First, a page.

'From victim to agent': the clinical and social significance of self-help group participation for people with life-threatening diseases.
AIM: The main objective of the paper is to discuss the ways in which self-help groups can be useful to persons with life-threatening diseases like cancer or human immunodeficiency virus/acquired immunodeficiency syndrome (HIV/AIDS). The paper offers an outline of the central characteristics of self-help groups, highlighted by the participants themselves.
BACKGROUND: Self-help groups are a growing phenomenon across national borders. New empirical sociological studies show that nurses have become important agents in self-help groups, both within and outside the public health-care system. However, research on self-help groups is a relatively new area within nursing studies yet it serves an important function in shedding light on a rather unique form of social practice organized and managed partly by the participants themselves.
METHODS: Qualitative interviews designed to examine how participants evaluate their experiences with self-help groups. The study includes 53 self-help group participants suffering from cancer or HIV/AIDS.
FINDINGS: Contact with other people, forming of friendships, new networks and increased self-confidence are some of the effects indicated by the participants. Participation in a self-help group has a positive impact on the patients' ability to cope with the psychological and social consequences of living with a life-threatening disease.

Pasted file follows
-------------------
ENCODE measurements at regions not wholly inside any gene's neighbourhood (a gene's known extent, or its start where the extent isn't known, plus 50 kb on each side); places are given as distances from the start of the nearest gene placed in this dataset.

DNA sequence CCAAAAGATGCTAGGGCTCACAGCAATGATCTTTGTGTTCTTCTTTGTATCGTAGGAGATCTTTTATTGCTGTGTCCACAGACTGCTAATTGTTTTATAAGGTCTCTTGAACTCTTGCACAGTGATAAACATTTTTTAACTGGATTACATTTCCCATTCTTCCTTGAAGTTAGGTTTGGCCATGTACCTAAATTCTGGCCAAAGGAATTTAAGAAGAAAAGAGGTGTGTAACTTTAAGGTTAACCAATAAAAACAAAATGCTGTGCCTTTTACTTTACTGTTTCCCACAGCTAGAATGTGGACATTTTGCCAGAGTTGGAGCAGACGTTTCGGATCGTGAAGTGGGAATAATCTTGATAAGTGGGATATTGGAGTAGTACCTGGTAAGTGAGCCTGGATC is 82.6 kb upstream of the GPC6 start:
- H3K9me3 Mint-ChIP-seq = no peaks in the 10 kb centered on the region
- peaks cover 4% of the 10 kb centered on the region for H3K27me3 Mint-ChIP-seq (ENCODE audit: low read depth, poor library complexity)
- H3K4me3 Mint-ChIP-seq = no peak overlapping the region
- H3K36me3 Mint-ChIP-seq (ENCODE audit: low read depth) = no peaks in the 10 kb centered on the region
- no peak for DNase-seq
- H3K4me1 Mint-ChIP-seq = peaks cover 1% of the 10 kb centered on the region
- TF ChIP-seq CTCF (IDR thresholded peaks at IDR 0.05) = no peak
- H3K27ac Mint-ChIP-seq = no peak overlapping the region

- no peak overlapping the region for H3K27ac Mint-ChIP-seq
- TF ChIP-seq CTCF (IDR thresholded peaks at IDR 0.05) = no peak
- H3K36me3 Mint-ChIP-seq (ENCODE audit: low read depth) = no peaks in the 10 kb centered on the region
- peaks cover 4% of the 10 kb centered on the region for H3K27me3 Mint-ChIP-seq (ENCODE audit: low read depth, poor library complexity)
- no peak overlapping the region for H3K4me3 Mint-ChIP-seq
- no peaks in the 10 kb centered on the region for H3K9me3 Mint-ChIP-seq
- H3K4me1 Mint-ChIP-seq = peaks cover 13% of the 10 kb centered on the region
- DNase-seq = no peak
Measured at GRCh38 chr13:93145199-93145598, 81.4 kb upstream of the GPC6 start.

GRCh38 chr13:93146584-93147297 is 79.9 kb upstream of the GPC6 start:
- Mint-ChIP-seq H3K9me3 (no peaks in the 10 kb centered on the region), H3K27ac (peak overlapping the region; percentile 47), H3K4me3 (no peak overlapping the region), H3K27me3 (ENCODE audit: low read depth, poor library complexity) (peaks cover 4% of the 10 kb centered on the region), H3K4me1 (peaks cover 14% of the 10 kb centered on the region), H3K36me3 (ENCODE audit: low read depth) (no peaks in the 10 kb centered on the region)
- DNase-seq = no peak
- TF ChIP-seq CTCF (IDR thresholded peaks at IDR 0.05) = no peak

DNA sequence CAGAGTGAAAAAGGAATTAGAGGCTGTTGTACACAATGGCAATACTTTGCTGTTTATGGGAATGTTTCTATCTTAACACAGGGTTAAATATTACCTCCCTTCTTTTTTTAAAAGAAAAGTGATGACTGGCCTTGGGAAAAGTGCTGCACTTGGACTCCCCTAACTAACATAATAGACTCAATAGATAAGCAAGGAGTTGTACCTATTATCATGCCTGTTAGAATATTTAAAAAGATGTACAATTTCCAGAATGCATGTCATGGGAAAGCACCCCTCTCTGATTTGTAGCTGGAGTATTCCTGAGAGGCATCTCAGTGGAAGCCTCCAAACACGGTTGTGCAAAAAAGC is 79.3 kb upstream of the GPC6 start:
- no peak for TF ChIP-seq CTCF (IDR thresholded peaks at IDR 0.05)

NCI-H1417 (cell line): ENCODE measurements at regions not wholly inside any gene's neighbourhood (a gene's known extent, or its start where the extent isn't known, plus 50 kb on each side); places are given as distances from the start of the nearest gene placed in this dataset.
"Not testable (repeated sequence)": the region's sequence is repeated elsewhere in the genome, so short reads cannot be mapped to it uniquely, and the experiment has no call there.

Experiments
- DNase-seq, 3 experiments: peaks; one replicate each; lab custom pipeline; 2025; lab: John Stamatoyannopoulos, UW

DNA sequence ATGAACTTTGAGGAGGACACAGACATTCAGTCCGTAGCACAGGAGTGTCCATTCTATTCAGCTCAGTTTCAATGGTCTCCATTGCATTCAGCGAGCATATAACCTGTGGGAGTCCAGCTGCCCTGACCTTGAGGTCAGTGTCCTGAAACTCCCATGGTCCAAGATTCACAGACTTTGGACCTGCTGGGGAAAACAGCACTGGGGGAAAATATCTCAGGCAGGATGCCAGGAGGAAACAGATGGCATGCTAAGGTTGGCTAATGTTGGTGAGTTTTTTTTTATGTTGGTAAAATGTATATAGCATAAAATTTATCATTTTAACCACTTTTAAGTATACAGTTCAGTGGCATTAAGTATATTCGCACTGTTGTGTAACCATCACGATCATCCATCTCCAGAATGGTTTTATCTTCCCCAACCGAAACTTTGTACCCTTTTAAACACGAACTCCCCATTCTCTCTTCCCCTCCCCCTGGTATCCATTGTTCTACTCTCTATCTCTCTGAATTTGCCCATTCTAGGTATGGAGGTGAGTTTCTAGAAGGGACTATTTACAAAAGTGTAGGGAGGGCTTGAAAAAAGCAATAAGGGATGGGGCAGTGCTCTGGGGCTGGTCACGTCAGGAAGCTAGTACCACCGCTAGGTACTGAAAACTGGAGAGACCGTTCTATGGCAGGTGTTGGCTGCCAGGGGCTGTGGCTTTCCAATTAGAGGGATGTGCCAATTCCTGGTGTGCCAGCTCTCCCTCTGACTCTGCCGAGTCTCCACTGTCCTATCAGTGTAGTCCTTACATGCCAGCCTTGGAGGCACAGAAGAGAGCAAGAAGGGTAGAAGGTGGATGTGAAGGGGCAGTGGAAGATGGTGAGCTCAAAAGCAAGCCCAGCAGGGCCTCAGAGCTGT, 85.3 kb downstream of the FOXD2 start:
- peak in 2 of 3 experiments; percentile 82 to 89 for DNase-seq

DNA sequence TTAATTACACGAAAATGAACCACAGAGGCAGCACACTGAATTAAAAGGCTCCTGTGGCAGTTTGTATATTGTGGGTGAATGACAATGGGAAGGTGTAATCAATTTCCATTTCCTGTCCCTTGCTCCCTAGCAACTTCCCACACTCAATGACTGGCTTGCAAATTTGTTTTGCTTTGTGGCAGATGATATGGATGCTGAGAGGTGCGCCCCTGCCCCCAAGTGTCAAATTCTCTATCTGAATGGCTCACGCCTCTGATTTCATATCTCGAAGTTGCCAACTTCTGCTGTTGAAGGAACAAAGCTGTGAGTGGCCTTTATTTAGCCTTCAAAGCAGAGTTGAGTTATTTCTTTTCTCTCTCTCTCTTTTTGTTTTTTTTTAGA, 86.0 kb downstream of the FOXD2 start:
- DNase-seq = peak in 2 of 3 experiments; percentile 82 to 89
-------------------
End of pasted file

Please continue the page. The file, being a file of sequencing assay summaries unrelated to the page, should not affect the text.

CONCLUSIONS: It is evident that the positive effects of self-help groups are mainly because of their inherent capacity for universalizing personal problems, which, in itself, legitimizes the scientific relevance of self-help groups. There is no evidence to indicate that self-help groups have a positive influence on the life expectancy of participants who suffer from cancer or HIV/AIDS, but it should be noted that this is not the explicit concern when groups are formed. By their very existence self-help groups indicate the need for a reevaluation of the scope and focus of the individualized care and nursing. The clinical and social significance of self-help group participation has not been sufficiently accounted for.